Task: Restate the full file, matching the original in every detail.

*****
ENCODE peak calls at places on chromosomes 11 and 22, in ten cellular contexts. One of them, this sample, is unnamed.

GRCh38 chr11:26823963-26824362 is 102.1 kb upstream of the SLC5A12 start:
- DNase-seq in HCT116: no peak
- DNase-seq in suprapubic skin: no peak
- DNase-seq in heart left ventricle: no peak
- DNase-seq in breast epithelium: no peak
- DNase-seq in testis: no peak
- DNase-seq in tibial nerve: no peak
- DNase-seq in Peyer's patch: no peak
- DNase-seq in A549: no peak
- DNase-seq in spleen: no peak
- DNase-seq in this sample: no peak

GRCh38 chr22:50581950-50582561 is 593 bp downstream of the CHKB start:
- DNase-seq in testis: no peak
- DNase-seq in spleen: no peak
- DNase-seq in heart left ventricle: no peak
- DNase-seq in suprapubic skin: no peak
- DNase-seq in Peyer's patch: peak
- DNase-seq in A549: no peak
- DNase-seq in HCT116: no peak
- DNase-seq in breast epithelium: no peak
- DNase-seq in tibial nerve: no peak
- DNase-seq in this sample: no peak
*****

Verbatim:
ENCODE peak calls at places on chromosomes 11 and 22, in ten cellular contexts. One of them, this sample, is unnamed.

GRCh38 chr11:26823963-26824362 is 102.1 kb upstream of the SLC5A12 start:
- DNase-seq in HCT116: no peak
- DNase-seq in suprapubic skin: no peak
- DNase-seq in heart left ventricle: no peak
- DNase-seq in breast epithelium: no peak
- DNase-seq in testis: no peak
- DNase-seq in tibial nerve: no peak
- DNase-seq in Peyer's patch: no peak
- DNase-seq in A549: no peak
- DNase-seq in spleen: no peak
- DNase-seq in this sample: no peak

GRCh38 chr22:50581950-50582561 is 593 bp downstream of the CHKB start:
- DNase-seq in testis: no peak
- DNase-seq in spleen: no peak
- DNase-seq in heart left ventricle: no peak
- DNase-seq in suprapubic skin: no peak
- DNase-seq in Peyer's patch: peak
- DNase-seq in A549: no peak
- DNase-seq in HCT116: no peak
- DNase-seq in breast epithelium: no peak
- DNase-seq in tibial nerve: no peak
- DNase-seq in this sample: no peak